It's been a busy week for tech-land. Nokia launched its Lumia 920. Amazon wowed with its Kindle FireHD. Facebook's Zuckerberg let investors a little under the veil. But in reality, there was really only one big show this week and that was Apple's (AAPL) iPhone 5 launch on Wednesday.
The presentation was heavy on show and light on specs, but in the end the most important thing remained unchanged -- its price.
Despite a better processor and more features, the iPhone 5 will cost $199, $299 and $399 for 16GB, 32GB and 64GB, respectively. Prices for the 16GB iPhone 4S falls to $99. And the 8 GB iPhone 4 becomes free.
This kind of aggressive pricing likely won't leave much meat on the bones for vendor margins. Apple is notoriously price conscious with suppliers, and given the features, suppliers will have to rely on volume rather than fat margins to make their quarter.
As for which suppliers were winners and losers, we'll have to wait for the iFixit teardown team to do its job when the device ships on the 21st. When they do, we'll dig in to see if there are surprises.
Here's a list of vendors to watch:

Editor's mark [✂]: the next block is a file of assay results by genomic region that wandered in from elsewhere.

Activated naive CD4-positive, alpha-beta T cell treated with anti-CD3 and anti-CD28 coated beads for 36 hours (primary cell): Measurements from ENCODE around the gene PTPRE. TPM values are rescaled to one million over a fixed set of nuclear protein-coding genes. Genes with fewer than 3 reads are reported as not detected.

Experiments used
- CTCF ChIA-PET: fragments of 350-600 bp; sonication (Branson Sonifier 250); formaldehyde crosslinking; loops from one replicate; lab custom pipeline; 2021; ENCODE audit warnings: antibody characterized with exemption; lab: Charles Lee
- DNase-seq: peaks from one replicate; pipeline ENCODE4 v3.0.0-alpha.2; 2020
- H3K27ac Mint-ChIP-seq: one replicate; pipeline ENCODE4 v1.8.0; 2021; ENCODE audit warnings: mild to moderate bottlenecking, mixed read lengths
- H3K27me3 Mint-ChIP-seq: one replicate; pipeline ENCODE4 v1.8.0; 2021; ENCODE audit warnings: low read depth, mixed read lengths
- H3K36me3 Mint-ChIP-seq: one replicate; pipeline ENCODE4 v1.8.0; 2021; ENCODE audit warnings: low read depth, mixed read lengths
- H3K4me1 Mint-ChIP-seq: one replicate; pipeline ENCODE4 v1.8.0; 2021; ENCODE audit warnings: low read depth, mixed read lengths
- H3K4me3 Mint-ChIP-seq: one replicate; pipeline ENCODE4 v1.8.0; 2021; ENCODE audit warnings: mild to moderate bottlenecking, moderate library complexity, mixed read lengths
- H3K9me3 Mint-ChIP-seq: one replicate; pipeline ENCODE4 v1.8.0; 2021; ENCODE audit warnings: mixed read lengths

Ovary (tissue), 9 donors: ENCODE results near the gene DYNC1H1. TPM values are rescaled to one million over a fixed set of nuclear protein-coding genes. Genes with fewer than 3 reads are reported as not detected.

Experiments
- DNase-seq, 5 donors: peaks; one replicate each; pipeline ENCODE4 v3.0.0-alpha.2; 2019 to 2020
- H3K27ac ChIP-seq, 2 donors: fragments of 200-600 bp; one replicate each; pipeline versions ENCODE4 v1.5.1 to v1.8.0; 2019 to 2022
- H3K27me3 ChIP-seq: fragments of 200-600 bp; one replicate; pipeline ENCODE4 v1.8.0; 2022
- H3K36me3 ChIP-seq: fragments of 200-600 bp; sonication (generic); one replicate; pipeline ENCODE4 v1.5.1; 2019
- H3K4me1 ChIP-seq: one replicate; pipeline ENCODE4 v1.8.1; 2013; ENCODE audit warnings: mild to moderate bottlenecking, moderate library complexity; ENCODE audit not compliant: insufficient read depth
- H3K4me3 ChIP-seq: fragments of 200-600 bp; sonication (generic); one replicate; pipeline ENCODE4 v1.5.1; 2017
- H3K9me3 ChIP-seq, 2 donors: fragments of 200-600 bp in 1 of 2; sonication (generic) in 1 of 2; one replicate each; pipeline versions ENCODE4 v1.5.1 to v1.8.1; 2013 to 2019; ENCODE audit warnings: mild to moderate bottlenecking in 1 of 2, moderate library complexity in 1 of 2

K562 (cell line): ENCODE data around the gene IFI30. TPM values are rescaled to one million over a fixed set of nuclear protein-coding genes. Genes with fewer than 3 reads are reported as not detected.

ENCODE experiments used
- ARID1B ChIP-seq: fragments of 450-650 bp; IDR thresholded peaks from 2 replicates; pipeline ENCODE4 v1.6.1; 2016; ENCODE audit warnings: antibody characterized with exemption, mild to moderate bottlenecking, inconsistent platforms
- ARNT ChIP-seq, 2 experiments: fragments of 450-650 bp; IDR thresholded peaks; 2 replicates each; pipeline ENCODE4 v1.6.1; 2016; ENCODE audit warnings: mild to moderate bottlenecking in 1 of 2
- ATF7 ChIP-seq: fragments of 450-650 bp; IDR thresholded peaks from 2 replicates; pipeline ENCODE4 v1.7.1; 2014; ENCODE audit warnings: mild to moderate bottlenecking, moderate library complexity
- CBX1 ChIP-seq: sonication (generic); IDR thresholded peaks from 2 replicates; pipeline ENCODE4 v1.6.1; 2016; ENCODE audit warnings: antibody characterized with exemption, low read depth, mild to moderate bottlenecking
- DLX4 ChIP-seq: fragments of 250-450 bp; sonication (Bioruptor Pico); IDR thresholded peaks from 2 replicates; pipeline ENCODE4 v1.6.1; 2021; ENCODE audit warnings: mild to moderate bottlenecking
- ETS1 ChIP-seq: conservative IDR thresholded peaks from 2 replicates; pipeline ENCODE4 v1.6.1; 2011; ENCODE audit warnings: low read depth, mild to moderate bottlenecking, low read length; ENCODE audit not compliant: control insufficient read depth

The screen is a bit taller, and more glass is never a bad sign for Gorilla glass maker Corning (GLW).
The smaller and 2x faster A6 processor, absent from the new iPad, makes its debut.
It's a good thing, too, because the iPhone will need more horsepower to handle a more integrated Siri, which is good for Nuance (NUAN). Nuance also benefits from inclusion on the iPod Touch and iPad, thanks to iOS 6. And, Siri's integration with OpenTable (OPEN) could drive reservation upside.
There are three microphones, not two. The front facing camera is now 720p HD, and the speaker is better, too. Sony (SNE) made the camera the last time around.
It's also likely good for Triquint (TQNT), which supplied both the TQM9M9030 acoustic wave filter and the TQM666052 PA-Duplexer in the 4S. And likely for Cirrus Logic (CRUS), which is behind the audio codec chip in the prior generation.
LTE also made its way onto the iPhone 5, which is good for multi band chip maker Qualcomm (QCOM), the supplier of the MDM6610 chipset and RTR8605 for the iPhone 4S.
As for Broadcom (BRCM), the best news in today's Apple presentation came from the Nano getting Bluetooth and the iPod Touch getting dual band networking.
Facebook (FB), which spent a good part of yesterday talking up its new iOS app, should also see upside tied to its deep integration into iOS 6.
Over all, it's unlikely we'll see major shocks in the supply chain when we get the teardown. Instead, we'll probably see next generation chips from each of the suppliers. The service app plays could stand to benefit more than the hardware itself. Potentially, the biggest winner here will prove to be Nuance, given that Siri is making the move across all Apple's high profile products.